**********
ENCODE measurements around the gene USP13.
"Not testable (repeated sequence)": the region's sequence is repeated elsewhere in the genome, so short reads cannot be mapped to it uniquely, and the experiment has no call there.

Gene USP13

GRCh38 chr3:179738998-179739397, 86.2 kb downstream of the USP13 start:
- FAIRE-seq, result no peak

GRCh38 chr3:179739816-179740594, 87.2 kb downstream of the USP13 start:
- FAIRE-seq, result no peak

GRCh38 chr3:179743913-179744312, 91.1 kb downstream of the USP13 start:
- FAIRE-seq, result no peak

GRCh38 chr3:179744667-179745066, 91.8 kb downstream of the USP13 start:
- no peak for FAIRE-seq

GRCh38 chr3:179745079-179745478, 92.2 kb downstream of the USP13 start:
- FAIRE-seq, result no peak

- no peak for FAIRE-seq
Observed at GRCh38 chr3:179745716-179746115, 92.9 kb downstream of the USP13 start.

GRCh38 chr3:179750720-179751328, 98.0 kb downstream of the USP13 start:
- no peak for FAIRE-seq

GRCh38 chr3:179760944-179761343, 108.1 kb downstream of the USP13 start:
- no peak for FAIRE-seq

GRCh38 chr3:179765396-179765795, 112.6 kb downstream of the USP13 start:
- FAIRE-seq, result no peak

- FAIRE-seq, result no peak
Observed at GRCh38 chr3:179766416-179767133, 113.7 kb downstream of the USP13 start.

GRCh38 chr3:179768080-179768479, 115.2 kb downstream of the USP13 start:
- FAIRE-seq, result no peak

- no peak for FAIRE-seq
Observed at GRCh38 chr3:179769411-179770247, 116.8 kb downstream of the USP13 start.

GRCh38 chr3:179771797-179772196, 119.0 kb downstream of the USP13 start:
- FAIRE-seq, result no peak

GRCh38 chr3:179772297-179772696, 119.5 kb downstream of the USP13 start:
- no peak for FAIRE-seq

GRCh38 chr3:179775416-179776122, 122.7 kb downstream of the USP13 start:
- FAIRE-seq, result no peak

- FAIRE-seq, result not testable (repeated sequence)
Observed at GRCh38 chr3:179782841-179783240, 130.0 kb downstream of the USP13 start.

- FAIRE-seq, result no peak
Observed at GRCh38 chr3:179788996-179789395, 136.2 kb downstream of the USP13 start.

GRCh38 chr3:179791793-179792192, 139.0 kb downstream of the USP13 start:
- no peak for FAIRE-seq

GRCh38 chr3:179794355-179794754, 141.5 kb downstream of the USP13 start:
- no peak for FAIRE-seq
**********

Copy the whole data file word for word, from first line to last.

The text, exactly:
ENCODE measurements around the gene USP13.
"Not testable (repeated sequence)": the region's sequence is repeated elsewhere in the genome, so short reads cannot be mapped to it uniquely, and the experiment has no call there.

Gene USP13

GRCh38 chr3:179738998-179739397, 86.2 kb downstream of the USP13 start:
- FAIRE-seq, result no peak

GRCh38 chr3:179739816-179740594, 87.2 kb downstream of the USP13 start:
- FAIRE-seq, result no peak

GRCh38 chr3:179743913-179744312, 91.1 kb downstream of the USP13 start:
- FAIRE-seq, result no peak

GRCh38 chr3:179744667-179745066, 91.8 kb downstream of the USP13 start:
- no peak for FAIRE-seq

GRCh38 chr3:179745079-179745478, 92.2 kb downstream of the USP13 start:
- FAIRE-seq, result no peak

- no peak for FAIRE-seq
Observed at GRCh38 chr3:179745716-179746115, 92.9 kb downstream of the USP13 start.

GRCh38 chr3:179750720-179751328, 98.0 kb downstream of the USP13 start:
- no peak for FAIRE-seq

GRCh38 chr3:179760944-179761343, 108.1 kb downstream of the USP13 start:
- no peak for FAIRE-seq

GRCh38 chr3:179765396-179765795, 112.6 kb downstream of the USP13 start:
- FAIRE-seq, result no peak

- FAIRE-seq, result no peak
Observed at GRCh38 chr3:179766416-179767133, 113.7 kb downstream of the USP13 start.

GRCh38 chr3:179768080-179768479, 115.2 kb downstream of the USP13 start:
- FAIRE-seq, result no peak

- no peak for FAIRE-seq
Observed at GRCh38 chr3:179769411-179770247, 116.8 kb downstream of the USP13 start.

GRCh38 chr3:179771797-179772196, 119.0 kb downstream of the USP13 start:
- FAIRE-seq, result no peak

GRCh38 chr3:179772297-179772696, 119.5 kb downstream of the USP13 start:
- no peak for FAIRE-seq

GRCh38 chr3:179775416-179776122, 122.7 kb downstream of the USP13 start:
- FAIRE-seq, result no peak

- FAIRE-seq, result not testable (repeated sequence)
Observed at GRCh38 chr3:179782841-179783240, 130.0 kb downstream of the USP13 start.

- FAIRE-seq, result no peak
Observed at GRCh38 chr3:179788996-179789395, 136.2 kb downstream of the USP13 start.

GRCh38 chr3:179791793-179792192, 139.0 kb downstream of the USP13 start:
- no peak for FAIRE-seq

GRCh38 chr3:179794355-179794754, 141.5 kb downstream of the USP13 start:
- no peak for FAIRE-seq